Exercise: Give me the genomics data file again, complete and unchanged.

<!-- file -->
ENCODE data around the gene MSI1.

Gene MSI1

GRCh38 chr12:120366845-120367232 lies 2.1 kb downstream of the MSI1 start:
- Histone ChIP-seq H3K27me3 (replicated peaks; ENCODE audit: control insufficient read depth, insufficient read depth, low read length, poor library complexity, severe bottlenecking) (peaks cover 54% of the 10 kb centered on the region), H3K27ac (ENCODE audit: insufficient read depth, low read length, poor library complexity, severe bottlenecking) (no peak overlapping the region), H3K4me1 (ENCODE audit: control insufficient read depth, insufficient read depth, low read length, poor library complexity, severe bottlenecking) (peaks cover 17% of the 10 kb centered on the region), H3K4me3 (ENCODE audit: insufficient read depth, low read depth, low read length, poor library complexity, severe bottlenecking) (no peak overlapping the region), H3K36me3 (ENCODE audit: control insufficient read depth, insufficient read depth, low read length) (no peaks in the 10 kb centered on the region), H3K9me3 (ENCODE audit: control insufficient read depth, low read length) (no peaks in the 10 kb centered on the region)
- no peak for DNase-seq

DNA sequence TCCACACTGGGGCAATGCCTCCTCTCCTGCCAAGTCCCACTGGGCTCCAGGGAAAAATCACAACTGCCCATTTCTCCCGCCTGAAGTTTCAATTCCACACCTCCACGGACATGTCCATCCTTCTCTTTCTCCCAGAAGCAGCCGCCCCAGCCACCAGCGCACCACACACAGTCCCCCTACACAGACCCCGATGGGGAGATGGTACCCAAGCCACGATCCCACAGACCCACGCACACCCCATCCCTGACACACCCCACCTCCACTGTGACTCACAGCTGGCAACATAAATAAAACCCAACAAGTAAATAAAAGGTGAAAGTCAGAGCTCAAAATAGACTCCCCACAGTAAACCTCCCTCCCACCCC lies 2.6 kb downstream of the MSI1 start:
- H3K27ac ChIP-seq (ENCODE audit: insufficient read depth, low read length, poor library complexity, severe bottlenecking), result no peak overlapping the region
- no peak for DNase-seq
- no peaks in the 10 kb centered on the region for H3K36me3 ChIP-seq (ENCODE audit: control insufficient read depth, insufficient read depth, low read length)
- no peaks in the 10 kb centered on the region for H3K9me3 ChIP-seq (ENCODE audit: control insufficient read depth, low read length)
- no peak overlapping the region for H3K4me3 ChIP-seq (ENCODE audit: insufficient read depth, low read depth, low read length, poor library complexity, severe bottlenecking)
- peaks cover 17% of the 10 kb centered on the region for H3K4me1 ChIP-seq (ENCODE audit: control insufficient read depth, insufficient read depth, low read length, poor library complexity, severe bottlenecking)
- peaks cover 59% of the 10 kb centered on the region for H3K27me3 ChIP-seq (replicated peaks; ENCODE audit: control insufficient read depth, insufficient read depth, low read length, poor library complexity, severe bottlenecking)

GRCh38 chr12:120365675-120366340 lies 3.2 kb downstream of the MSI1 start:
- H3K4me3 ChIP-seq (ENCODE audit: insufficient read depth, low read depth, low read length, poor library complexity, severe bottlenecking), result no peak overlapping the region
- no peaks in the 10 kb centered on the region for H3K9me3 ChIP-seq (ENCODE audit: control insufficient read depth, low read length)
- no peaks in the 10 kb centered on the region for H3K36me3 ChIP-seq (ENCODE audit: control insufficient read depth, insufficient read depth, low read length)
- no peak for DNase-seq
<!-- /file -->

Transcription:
ENCODE data around the gene MSI1.

Gene MSI1

GRCh38 chr12:120366845-120367232 lies 2.1 kb downstream of the MSI1 start:
- Histone ChIP-seq H3K27me3 (replicated peaks; ENCODE audit: control insufficient read depth, insufficient read depth, low read length, poor library complexity, severe bottlenecking) (peaks cover 54% of the 10 kb centered on the region), H3K27ac (ENCODE audit: insufficient read depth, low read length, poor library complexity, severe bottlenecking) (no peak overlapping the region), H3K4me1 (ENCODE audit: control insufficient read depth, insufficient read depth, low read length, poor library complexity, severe bottlenecking) (peaks cover 17% of the 10 kb centered on the region), H3K4me3 (ENCODE audit: insufficient read depth, low read depth, low read length, poor library complexity, severe bottlenecking) (no peak overlapping the region), H3K36me3 (ENCODE audit: control insufficient read depth, insufficient read depth, low read length) (no peaks in the 10 kb centered on the region), H3K9me3 (ENCODE audit: control insufficient read depth, low read length) (no peaks in the 10 kb centered on the region)
- no peak for DNase-seq

DNA sequence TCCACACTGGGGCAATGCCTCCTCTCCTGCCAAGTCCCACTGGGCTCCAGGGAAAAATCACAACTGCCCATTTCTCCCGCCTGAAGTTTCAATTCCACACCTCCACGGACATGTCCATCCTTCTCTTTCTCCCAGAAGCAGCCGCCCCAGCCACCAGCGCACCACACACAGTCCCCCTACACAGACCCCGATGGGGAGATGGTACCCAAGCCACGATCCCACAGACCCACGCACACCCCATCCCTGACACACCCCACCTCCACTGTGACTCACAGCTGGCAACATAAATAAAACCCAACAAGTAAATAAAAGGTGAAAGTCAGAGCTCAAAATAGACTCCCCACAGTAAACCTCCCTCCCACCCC lies 2.6 kb downstream of the MSI1 start:
- H3K27ac ChIP-seq (ENCODE audit: insufficient read depth, low read length, poor library complexity, severe bottlenecking), result no peak overlapping the region
- no peak for DNase-seq
- no peaks in the 10 kb centered on the region for H3K36me3 ChIP-seq (ENCODE audit: control insufficient read depth, insufficient read depth, low read length)
- no peaks in the 10 kb centered on the region for H3K9me3 ChIP-seq (ENCODE audit: control insufficient read depth, low read length)
- no peak overlapping the region for H3K4me3 ChIP-seq (ENCODE audit: insufficient read depth, low read depth, low read length, poor library complexity, severe bottlenecking)
- peaks cover 17% of the 10 kb centered on the region for H3K4me1 ChIP-seq (ENCODE audit: control insufficient read depth, insufficient read depth, low read length, poor library complexity, severe bottlenecking)
- peaks cover 59% of the 10 kb centered on the region for H3K27me3 ChIP-seq (replicated peaks; ENCODE audit: control insufficient read depth, insufficient read depth, low read length, poor library complexity, severe bottlenecking)

GRCh38 chr12:120365675-120366340 lies 3.2 kb downstream of the MSI1 start:
- H3K4me3 ChIP-seq (ENCODE audit: insufficient read depth, low read depth, low read length, poor library complexity, severe bottlenecking), result no peak overlapping the region
- no peaks in the 10 kb centered on the region for H3K9me3 ChIP-seq (ENCODE audit: control insufficient read depth, low read length)
- no peaks in the 10 kb centered on the region for H3K36me3 ChIP-seq (ENCODE audit: control insufficient read depth, insufficient read depth, low read length)
- no peak for DNase-seq